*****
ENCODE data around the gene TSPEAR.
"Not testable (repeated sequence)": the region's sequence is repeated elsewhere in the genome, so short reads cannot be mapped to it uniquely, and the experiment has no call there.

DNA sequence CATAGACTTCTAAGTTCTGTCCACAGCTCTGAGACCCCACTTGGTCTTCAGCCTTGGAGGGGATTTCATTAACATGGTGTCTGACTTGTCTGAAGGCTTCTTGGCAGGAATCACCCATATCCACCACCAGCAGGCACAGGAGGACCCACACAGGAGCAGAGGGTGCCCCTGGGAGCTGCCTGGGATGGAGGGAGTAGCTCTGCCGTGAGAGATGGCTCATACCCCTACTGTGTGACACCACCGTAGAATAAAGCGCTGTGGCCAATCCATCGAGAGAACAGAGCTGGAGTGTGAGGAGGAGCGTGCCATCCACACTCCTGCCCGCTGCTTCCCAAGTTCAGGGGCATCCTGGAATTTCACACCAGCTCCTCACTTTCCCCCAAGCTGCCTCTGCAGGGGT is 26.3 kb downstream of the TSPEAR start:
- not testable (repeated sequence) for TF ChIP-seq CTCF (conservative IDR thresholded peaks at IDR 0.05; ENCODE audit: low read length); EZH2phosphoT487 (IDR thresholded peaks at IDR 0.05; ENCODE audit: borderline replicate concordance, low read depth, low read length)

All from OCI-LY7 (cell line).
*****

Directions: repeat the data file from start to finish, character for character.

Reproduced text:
ENCODE data around the gene TSPEAR.
"Not testable (repeated sequence)": the region's sequence is repeated elsewhere in the genome, so short reads cannot be mapped to it uniquely, and the experiment has no call there.

DNA sequence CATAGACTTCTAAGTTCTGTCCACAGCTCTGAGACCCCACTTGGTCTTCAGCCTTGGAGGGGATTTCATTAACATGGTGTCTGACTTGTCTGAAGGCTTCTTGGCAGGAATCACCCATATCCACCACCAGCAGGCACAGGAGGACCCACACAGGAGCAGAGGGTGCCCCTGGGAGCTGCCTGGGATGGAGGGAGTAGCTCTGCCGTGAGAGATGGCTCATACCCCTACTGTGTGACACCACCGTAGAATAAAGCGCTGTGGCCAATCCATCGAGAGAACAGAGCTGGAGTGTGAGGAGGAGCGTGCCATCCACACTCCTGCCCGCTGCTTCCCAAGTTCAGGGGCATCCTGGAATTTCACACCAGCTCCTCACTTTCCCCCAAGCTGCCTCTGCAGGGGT is 26.3 kb downstream of the TSPEAR start:
- not testable (repeated sequence) for TF ChIP-seq CTCF (conservative IDR thresholded peaks at IDR 0.05; ENCODE audit: low read length); EZH2phosphoT487 (IDR thresholded peaks at IDR 0.05; ENCODE audit: borderline replicate concordance, low read depth, low read length)

All from OCI-LY7 (cell line).